Text size:

  • Small
  • Normal
  • Large

'All that is necessary is that good men do nothing ...'

Despite Rimsha Masih's acquittal, no-one accused of blasphemy in Pakistan can truly feel safe

While Pakistanis greeted the acquittal this week of 14-year-old Rimsha Masih with a sigh of relief, I fear her trials and those of her family are far from over. An individual, once accused of blasphemy, can never feel safe in Pakistan again.

The country inherited this blasphemy law from the British, who intended it to deter inter-religious disputes. Regretfully, Pakistan not only retains the law, but also allows it to be misused for personal vendettas and the settling of scores.

Rimsha's case was clearly flawed. A teenager, reportedly handicapped with Down syndrome, should have been forgiven by any sane person, even if she did desecrate the Quran - which she didn't. Instead, evidence was tampered with to implicate her.

The cleric who originally accused the girl, and called for her execution, has been thoroughly discredited. Witnesses who testified in the case have recanted.

But the damage has been done. The dozen or so Christian families who lived in the same neighbourhood have left their homes in search of safer havens, out of fear of a retaliation that might also target them. Their properties are now worth whatever someone might choose to pay.

Religious intolerance seems to have again become a worldwide phenomenon. Many accuse Muslims of having begun this cycle of hate and intolerance. But it is immaterial who is guilty, or how the followers of a religion are compared to each other.

What matters is that sanity returns. We must reclaim our common humanity from those who attempt to hijack it by violent means, spreading hate in the name of religion.

There are those who might say that nowhere is there greater and more urgent need of reclaiming a country from bigots than in Pakistan. I do not know if that is true, but as Pakistan undergoes such turmoil, shame on us all if we fail to take action.

Ultimately, in whatever country and whatever the religion, bigotry is always the same. The spread of intolerance always comes down to a minority of individuals who are intent on spreading hate. The most dangerous person in the world is the person who believes he is right - no matter what the circumstances - and is prepared to resort to violence to impose his belief.

Ironically, education has very little to do with bigotry. There are an astounding number of highly educated bigots in every country. It is not a matter of race, or class, or nationality. Bigotry cuts across all of these divisions - an unfortunate unifying factor for humanity.

Pakistan's most recent case is just one on a list of atrocities, with perhaps the most high-profile crime being the murder of Punjab governor Salman Taseer last year. The outspoke politician was killed because of his criticism of the same blasphemy law, and his defence of a Christian woman who was accused of similar crimes.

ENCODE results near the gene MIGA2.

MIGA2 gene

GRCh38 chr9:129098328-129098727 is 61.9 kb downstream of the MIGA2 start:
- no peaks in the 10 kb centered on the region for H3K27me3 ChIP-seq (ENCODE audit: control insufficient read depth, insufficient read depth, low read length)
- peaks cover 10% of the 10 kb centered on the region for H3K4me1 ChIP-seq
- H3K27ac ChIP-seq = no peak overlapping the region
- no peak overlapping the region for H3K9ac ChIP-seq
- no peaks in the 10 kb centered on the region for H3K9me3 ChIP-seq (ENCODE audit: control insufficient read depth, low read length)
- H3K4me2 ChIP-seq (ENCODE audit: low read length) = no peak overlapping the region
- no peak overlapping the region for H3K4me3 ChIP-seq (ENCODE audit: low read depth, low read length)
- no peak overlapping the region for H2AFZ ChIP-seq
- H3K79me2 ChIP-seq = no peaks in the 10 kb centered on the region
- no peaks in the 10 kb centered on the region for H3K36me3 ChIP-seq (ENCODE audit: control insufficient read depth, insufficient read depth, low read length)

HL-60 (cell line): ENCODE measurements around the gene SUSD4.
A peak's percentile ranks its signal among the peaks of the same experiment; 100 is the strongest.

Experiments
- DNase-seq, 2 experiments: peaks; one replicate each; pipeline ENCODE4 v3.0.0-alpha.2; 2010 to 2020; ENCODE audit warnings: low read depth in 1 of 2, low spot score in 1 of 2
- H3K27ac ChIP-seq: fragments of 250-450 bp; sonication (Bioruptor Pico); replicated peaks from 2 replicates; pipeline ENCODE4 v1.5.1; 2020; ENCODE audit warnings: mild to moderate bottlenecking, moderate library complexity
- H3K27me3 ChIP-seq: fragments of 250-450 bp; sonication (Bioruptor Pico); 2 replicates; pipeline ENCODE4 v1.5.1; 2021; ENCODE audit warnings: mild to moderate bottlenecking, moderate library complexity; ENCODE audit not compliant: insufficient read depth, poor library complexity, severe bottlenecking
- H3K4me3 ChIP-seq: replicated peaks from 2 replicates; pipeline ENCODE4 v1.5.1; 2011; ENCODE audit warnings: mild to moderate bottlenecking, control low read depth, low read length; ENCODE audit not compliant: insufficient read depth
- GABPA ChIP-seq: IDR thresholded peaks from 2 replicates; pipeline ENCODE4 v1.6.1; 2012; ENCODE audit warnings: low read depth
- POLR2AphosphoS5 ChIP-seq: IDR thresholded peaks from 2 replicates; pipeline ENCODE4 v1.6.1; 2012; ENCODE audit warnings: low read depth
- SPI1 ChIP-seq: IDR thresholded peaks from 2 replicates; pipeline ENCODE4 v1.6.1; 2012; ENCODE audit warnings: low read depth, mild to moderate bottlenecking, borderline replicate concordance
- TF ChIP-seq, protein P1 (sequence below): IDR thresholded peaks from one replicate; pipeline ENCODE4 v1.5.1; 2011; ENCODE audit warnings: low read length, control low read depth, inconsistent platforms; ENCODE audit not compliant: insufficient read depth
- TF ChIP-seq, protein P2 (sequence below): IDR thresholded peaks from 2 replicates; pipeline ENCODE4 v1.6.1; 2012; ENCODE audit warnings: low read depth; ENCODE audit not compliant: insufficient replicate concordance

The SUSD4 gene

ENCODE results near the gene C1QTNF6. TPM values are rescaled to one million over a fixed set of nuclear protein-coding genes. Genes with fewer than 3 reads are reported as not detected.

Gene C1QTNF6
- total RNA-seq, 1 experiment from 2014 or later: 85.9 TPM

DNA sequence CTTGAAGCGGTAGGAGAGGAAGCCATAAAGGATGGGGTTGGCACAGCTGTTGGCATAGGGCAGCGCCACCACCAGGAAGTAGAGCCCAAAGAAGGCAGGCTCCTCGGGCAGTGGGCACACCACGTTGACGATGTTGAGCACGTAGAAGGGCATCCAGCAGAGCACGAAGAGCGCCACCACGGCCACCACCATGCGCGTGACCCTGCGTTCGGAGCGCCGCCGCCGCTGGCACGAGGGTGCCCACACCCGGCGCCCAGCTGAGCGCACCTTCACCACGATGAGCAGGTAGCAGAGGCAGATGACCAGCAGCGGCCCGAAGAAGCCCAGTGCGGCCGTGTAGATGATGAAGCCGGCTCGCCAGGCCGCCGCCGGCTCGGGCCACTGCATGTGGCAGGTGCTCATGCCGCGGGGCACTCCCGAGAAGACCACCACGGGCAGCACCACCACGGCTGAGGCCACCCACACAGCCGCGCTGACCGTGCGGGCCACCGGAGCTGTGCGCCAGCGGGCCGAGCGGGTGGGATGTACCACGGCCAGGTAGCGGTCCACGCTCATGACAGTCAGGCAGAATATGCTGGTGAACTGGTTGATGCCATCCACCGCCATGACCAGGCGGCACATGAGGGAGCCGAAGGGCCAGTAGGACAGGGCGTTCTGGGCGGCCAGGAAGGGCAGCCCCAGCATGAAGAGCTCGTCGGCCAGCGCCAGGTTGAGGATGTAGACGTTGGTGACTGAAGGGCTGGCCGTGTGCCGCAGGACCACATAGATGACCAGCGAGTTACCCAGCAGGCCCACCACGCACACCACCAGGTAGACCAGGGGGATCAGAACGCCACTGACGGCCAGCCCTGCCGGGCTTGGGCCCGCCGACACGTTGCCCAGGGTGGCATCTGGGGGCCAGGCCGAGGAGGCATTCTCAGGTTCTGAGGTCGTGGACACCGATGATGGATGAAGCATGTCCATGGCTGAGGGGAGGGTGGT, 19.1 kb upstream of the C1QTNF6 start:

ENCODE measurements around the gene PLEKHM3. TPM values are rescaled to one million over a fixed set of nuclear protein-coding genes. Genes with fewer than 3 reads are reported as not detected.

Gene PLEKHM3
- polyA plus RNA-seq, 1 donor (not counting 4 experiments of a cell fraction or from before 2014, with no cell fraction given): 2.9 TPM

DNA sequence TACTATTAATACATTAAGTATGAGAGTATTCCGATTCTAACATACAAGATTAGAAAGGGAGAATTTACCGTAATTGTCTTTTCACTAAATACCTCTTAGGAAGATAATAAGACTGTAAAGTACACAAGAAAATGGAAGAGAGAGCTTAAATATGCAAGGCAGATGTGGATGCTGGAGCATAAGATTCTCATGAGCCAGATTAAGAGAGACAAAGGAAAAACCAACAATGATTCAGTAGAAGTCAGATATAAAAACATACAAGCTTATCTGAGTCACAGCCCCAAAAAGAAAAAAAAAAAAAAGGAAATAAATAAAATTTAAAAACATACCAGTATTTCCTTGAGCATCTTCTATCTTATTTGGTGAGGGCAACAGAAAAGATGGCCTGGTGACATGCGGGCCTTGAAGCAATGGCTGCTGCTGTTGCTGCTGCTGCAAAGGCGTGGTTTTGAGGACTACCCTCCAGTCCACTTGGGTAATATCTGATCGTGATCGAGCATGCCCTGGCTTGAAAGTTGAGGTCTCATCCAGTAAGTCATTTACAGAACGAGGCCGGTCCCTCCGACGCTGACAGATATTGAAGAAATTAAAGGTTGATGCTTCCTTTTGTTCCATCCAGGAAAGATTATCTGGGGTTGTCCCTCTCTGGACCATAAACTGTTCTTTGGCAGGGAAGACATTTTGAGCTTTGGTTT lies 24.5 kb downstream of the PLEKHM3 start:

In Pakistan's crisis, there are age-old patterns that are uncomfortably familiar. Two quotations come to mind. The philosopher and scholar Edmund Burke is generally credited with this truism: "All that is necessary for the triumph of evil is that good men do nothing."

And then there is the famous quote by the theologian Martin Niemöller about the Nazis' takeover of Germany in the 1930s: "Then they came for me and there was no one left to speak for me."

By no stretch of the imagination do I qualify as Burke's "good" man, but the least I can do is to speak before they come for me. And for Risha and her family, someone must speak for them.


Brig Shaukat Qadir is a retired Pakistani infantry officer

Back to the top

More articles

Editor's Picks

 An Egyptian Orthodox Christian priest give communion during the Palm Sunday service inCairo, Egypt. Mohamed El-Shahed / AFP

Region in focus - April 18, 2014

The best images of the last seven days from around the Gulf and across the Middle East.

 Above, the private pool of Ocean Heights' five-bedroom penthouse flat. Courtesy Christie’s International Real Estate

In pictures: Penthouse flat is height of Dubai luxury living

A five-bedroom penthouse in Ocean Heights in Dubai Marina is on sale for Dh25 million and comes with a private pool and an unparalleled view of Dubai.

Video: Local reactions to a national fishing ban

A federal fishing ban has been imposed by the UAE federal government, but local authorities are taking diiferent approaches to implementing the ban. Two fishermen tell two very different sides of the story. Produced by Paul O'Driscoll

 Hamburg players leave the field after the match against Borussia Moenchengladbach on March 30, 2014. AFP

Hamburg the dinosaur’s time may be up in Bundesliga

Ever-present for 51 years in the German top-flight, Hamburg face the prospect of relegation, writes Ian Hawkey.

 The new Bentley GT Speed convertible on display at a press event of the New York International Auto Show. Jason Szenes / EPA

In pictures: Hot cars at New York International Auto Show

With more than 1 million visitors annually, the New York International Auto Show is one of the most important shows for the US car industry. Here are some of the vehicles to be shown in this year’s edition.

 The cast of Fast & Furious 7, including Michelle Rodriguez and Vin Diesel, centre, on set at Emirates Palace in Abu Dhabi. Jeffrey E Biteng / The National

Fast & Furious 7 filming in full swing at Emirates Palace

Filming for Fast & Furious 7 has started and we have the first photos of the cast and crew on set at Emirates Palace hotel this morning. Visitors staying at Emirates Palace say they have been kept away from certain areas in the grounds.


To add your event to The National listings, click here

Get the most from The National